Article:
Levingston: There’s a specific station budget for the year. We have to sell sponsorships and tickets to make it pay for itself. We have done that for the last 22 years. It’s a major outlay for a station to do every year. As the economy has gone south, fewer stations have done it. More stations will do it because it does give a way to touch their audience and have an additional revenue stream if they do it right.
MN: What are the top-line station goals for the concert each year?
Levingston: The goal every year is to sell it out, or as a minimum, exceed what we did the year before.This Summer Jam is on track to be the best Summer Jam we’ve ever had. We’re considerably ahead of where we were a year ago (a couple thousand tickets ahead in sales.) Our momentum is just getting stronger and stronger.
This is probably the most traditional Summer Jam we had in a long time. What we did this year was we took major artists that are staples like Chris Brown, but we added artists who are becoming the next roll of artists like Kendrick Lamar, Trey Songz, and Meek Mill. We have a great mixture of established iconic artists, with artists who are becoming iconic artists, with emerging artists. Our festival village is better than an arena show. Now you’ve got two incredible shows for one ticket and one day.
MN: The festival stage popularity and impact has grown over the years. Why?
Darden: We’ve tried to make sure there is a certain caliber on that stage as well. Last year you had Childish Gambino, Jhene Aiko, Iggy Izalea, Chinx, Mack Wilds… it was a show all by itself that would probably sell out Barclays. That festival pulls about 15,000-to-20,000 people.
We pick those acts based on people who have hits and have their own touring. Joey Bada$$ goes out and sells out shows. Travis Scott is f****** amazing on stage but he doesn’t have radio hits yet. We want to see him have radio hits for us so we want to expose him to the audience and get his name familiarized and keep building with him.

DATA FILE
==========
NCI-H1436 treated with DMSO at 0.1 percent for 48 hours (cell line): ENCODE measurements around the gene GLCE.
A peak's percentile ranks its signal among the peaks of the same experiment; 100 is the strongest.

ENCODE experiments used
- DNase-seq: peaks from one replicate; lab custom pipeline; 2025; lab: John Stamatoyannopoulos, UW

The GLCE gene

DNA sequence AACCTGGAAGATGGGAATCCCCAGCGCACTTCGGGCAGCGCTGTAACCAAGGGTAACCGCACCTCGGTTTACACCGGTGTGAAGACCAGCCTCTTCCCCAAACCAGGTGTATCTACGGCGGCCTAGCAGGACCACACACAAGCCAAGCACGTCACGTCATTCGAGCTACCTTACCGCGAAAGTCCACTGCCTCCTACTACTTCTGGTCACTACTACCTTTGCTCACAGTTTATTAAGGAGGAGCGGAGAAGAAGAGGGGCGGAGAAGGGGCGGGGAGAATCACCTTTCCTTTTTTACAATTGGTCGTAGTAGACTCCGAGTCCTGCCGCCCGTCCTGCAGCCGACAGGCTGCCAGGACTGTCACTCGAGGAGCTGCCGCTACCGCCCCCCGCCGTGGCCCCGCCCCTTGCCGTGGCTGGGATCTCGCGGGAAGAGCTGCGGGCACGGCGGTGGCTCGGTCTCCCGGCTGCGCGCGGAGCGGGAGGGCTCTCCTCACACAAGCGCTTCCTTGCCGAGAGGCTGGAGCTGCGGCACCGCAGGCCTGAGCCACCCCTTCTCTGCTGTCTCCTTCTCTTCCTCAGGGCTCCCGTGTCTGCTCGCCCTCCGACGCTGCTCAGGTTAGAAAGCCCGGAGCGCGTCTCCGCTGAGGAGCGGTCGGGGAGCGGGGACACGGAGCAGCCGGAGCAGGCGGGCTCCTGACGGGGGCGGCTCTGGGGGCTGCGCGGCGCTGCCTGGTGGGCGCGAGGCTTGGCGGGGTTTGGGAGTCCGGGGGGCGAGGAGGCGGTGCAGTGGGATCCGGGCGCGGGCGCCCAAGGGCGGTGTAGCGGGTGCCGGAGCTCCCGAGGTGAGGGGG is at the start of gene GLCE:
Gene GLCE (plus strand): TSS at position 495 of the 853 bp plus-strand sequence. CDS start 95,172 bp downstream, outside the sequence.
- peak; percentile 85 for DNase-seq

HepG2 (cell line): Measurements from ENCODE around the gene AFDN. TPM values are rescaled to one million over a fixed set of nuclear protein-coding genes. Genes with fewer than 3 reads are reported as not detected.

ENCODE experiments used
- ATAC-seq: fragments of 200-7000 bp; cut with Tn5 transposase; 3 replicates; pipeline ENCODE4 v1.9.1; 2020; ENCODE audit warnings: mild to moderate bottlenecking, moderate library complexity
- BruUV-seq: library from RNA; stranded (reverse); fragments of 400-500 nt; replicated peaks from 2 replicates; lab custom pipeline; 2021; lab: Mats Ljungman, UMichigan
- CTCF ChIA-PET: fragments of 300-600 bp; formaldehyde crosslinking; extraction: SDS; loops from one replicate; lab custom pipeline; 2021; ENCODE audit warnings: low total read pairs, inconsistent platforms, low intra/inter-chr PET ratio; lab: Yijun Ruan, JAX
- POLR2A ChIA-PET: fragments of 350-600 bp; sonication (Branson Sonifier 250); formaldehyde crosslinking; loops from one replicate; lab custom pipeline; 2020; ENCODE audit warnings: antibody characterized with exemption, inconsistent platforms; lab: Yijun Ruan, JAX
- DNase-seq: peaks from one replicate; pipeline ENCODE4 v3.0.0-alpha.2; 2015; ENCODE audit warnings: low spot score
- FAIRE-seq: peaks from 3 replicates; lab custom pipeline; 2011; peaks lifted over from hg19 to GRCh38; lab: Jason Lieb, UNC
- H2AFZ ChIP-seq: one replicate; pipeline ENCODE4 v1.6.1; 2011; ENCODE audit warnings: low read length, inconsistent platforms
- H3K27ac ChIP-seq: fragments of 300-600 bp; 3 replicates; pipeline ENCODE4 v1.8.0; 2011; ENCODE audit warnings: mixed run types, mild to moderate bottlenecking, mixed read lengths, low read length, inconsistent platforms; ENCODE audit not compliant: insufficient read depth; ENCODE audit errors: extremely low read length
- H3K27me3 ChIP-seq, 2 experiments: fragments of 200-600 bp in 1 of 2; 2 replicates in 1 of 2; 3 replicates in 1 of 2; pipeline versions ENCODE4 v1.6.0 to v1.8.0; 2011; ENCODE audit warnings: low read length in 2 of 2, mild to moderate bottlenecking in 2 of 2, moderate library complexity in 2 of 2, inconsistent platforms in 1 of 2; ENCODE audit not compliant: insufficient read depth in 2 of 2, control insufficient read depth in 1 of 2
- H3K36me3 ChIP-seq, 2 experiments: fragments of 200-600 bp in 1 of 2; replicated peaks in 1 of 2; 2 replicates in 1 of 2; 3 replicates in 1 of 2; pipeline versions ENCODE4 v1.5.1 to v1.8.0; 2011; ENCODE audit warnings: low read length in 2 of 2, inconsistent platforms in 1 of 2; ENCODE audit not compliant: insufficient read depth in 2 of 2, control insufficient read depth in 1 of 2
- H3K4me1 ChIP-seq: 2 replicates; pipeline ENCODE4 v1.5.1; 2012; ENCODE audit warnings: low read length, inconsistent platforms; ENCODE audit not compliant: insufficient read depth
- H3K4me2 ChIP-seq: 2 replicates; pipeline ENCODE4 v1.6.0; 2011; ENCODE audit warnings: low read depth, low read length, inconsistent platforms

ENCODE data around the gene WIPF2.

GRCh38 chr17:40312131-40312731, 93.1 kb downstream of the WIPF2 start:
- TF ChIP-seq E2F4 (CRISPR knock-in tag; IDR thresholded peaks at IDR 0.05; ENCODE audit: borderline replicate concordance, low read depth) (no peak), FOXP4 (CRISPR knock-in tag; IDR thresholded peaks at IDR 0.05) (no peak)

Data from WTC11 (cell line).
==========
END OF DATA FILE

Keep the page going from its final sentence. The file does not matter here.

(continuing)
Levingston: My best moment of Summer Jam didn’t happen in the stadium. It happened when August Alsina was on the festival stage. You looked out and there were 20,000 people. It was jam-packed to the point you could not move. The idea started as something small with a couple DJs. To watch it grow from that within 10 years to 20,000 people…good gracious!
MN: Why is Summer Jam so important for hip-hop artists?
Darden: The importance of Summer Jam is being in front of hip-hop fans who are going to sustain your career and be fans of you longer than someone who is going to [another] festival and may just bump in to you for that moment.
The fans at Summer Jam are super-duper fans of the artists, music, hip hop and R&B. That’s important for an artist’s brand. Summer Jam is where you can reinforce your position in the hip-hop culture. You have people who you can count on. If you’re there for them, they are going to be there for you.
I don’t think people know that Summer Jam the largest show in the world focused primarily on hip-hop music. People take that for granted. We’re all about hip-hop culture. It’s a moment for us to celebrate that specific music. There’s some people who debate and say they would love to go somewhere that has more of a music variety. I would argue and say you have those all over the place (Coachella, Governor’s Ball, Lollapalooza.)